There are restrictions on what you can do once voting starts on Saturday 3 October.
It's a criminal offence to do anything that could be seen as encouraging or persuading voters:
- in an advance voting place
- within 10 metres of an advance voting place
- on election day.
This includes advertising, public statements, processions and speeches, as well as displaying candidate and party names, referendum options, emblems, slogans or logos. The full lists of restricted activities are in sections 197 and 197A of the Electoral Act.
The rules apply equally to the referendum, referendum voting papers, activities by referendum proponents and references to referendum options.
Remove all your election and referendum advertising that’s visible from a public place before election day. Returning Officers can remove or cover advertising that breaches the rules.
Party lapel badges or rosettes
Any person can wear a party badge or rosette on their lapel at any time, including inside voting places and on election day.
The badge can show the party's name, emblem, slogan or logo. It can’t show a candidate’s name or website. A party lapel badge should be authorised by the party secretary and include a promoter statement.
Don’t display lapel badges in other places such as on vehicles.
Anyone can display streamers, ribbons and similar items in party colours within 10 metres of advance voting places and on election day if:
- they are on people or vehicles, and
- they don’t show party or candidate names, emblems, slogans or logos.
Party supporters can also wear clothes in party colours if they don’t show party or candidate names, emblems, slogans or logos.
Referendum lapel badge, or rosette and colours
The same rules apply to the wearing of a referendum badge or rosette and colours associated with a referendum option.
You can’t deliver election or referendum material on election day
You can’t deliver election or referendum material through the post or directly to mailboxes on election day.
To avoid breaches, New Zealand Post stops accepting election and referendum material for delivery from Thursday 8 October.
Clearly mark any election or referendum-related mail you send so New Zealand Post knows not to deliver it on election day.
Be careful about hand-delivering election and referendum material to mailboxes on Friday 16 October. If a voter doesn’t check their mail until the next day, they may think it arrived on election day and complain.
We’ll review all complaints and refer them to the New Zealand Police if necessary.
You can’t hand out anything that mentions candidates, parties, or the referendum
On election day, don’t print or give out anything that mentions any candidates, parties, or the referendum.
You can contact voters on election day if it doesn’t influence their vote
You can contact voters on election day to remind them to vote or offer to help them get to a voting place. Don’t say or do anything to influence their vote.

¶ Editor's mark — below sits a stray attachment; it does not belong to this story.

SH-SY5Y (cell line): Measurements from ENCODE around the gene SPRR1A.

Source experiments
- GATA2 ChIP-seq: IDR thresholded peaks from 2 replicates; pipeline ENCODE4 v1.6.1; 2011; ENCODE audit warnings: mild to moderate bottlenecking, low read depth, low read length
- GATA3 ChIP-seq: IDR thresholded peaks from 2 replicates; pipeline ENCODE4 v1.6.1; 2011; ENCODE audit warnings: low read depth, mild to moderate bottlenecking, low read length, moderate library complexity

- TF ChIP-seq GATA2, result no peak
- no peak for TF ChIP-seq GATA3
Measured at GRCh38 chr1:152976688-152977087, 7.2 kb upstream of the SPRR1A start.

We recommend you read off a script so you don’t say anything that breaks the law. Keep candidates, parties and the referendum out of your script. That way there's no suggestion you're trying to promote a candidate, party or referendum option on election day in breach of the rules.
You can contact us to get our opinion on whether your script follows the rules for election day.
It’s illegal to imitate ballot papers
It's illegal to imitate ballot papers from midnight on the Tuesday 13 October to the end of election day.
Don’t print or share anything that’s likely to influence voters and does any of the following:
- looks like a ballot paper
- looks like part of a ballot paper
- lists candidates, parties, or referendum options.
Be careful what you post on websites and social media
On election day, it's illegal to post or share anything that’s likely to influence voters. This includes photos of completed ballot papers. Posting your personal political views on election day can also break the law.
You can keep existing election and referendum material on your website or social media page, so long as all the following apply:
- you published the material before election day
- the material is only available to people who voluntarily access it
- you don’t publish advertisements promoting the page or site on election day.
We recommend you disable the public message boards and comment sections of your websites and social media on election day. This will stop users from posting new election and referendum-related material.
Don’t post anything that encourages voters to vote, or not vote, for candidates, parties or referendum options. We recommend you don’t use profile pictures or frames that support a candidate, party or referendum option.
Take down signs and posters before election day
Take down your election and referendum signs and posters before election day. This includes signs and graphics on vehicles, and bumper stickers.
If you have any election or referendum signs or posters within 10 metres of what will be an advance voting place, take them down before advance voting starts.
You can only enter a voting place to vote
You may only enter a voting or advance voting place to vote. Once you've voted, you must leave.
When you're near a voting place on election day or within 10 metres of an advance voting place, do not say or do anything that could influence voters. Exercise restraint to avoid complaints.